Policy 5208 – Specifications

Revision Date: 11/2002

Responsible Office: Purchasing Officer

To provide a common basis for bidding, specifications should set out the essential characteristics of the items being purchased, so that all bidders know exactly what is wanted and can accurately compute their bids. If some essential requirement is left out, the award may be made without determining whether the successful bid meets the needs. The unsuitability of the product purchased may not become apparent until much later. Requiring unnecessary features can also result in restrictive specifications, which is illegal. It can also be defeating. Select wording carefully. Use “shall” when specifications express a requirement binding on either the contractor or the purchaser. Use “should” and/or “may” to express non-mandatory provision.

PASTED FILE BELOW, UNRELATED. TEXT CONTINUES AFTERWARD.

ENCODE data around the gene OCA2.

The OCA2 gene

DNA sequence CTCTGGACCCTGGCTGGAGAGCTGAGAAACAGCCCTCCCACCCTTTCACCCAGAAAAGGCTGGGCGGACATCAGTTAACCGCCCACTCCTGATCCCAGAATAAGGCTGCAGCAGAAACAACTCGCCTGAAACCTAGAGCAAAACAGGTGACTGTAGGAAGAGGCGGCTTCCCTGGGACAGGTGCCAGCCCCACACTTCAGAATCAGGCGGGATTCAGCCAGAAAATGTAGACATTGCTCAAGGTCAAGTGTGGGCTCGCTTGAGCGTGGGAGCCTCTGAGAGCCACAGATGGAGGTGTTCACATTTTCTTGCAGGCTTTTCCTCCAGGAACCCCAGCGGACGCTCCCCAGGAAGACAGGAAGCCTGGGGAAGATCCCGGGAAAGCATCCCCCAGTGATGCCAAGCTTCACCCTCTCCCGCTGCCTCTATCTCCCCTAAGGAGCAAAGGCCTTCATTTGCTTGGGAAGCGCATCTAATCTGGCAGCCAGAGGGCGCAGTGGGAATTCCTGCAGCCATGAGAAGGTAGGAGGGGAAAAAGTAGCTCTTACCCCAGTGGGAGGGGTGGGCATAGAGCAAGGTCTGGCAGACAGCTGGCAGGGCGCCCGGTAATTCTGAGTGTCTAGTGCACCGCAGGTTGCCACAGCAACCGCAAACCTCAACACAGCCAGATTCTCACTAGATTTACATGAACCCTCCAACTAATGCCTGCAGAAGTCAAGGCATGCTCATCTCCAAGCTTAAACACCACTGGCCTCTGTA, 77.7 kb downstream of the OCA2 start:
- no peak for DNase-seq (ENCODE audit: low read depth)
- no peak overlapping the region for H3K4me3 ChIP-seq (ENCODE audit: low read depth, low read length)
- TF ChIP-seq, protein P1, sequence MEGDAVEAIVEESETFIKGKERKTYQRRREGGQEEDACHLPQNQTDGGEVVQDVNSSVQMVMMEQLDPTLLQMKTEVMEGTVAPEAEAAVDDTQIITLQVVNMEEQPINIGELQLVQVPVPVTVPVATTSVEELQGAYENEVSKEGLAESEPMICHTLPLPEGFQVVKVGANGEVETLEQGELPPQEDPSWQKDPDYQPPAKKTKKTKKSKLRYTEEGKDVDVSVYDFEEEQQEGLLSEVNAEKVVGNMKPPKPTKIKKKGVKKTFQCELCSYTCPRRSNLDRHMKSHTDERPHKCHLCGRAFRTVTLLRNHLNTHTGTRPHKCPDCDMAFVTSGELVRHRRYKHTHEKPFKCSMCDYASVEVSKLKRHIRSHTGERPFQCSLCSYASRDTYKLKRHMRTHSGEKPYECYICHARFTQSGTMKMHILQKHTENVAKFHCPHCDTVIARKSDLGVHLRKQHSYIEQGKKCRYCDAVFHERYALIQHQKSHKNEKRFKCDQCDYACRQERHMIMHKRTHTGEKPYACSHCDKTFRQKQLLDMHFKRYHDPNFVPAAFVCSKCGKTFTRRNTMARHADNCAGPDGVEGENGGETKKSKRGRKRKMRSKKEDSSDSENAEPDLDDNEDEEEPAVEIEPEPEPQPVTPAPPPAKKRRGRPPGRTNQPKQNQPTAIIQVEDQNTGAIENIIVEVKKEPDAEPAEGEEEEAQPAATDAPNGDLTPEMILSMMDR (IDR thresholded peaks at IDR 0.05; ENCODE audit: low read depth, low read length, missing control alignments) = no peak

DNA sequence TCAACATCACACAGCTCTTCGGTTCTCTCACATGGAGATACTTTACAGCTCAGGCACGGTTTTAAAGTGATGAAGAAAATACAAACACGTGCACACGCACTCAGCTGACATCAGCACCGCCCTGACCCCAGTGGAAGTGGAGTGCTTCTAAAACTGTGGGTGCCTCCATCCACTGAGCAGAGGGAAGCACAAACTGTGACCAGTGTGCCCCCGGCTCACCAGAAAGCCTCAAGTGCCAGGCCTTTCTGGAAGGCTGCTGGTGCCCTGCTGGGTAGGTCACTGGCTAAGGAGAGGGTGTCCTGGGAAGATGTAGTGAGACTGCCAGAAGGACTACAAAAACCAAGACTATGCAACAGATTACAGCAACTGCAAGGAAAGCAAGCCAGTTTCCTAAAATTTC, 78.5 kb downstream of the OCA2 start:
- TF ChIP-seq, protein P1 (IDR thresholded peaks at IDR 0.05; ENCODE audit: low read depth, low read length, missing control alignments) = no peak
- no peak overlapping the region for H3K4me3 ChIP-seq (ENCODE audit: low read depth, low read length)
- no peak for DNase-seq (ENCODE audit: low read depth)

Three types of specifications:

  1. Material Specification – (also referred to as design or descriptive specifications)

    It specifies what the product must be. (i.e., all of the physical characteristics of the product; height, weight, surface texture, voltage, etc.)

  2. Performance Specification – (also referred to as a functional specification)

    It specifies what the product must do. (i.e., all of the performance characteristics of the product without regard to how it is constructed, what size it is, etc.)

  3. Combination of Material and Performance Specifications

    In many cases, a bid specification falls somewhere in between the performance related and design oriented.

All Specifications Must:

  1. Identify the minimum requirements.
  2. Allow for competitive bidding.
  3. Provide for a just and fair award at the lowest possible cost.


Forms are available from the Purchasing Office.

These forms are used to request Purchasing to procure materials or services and to request payment for invoices and services.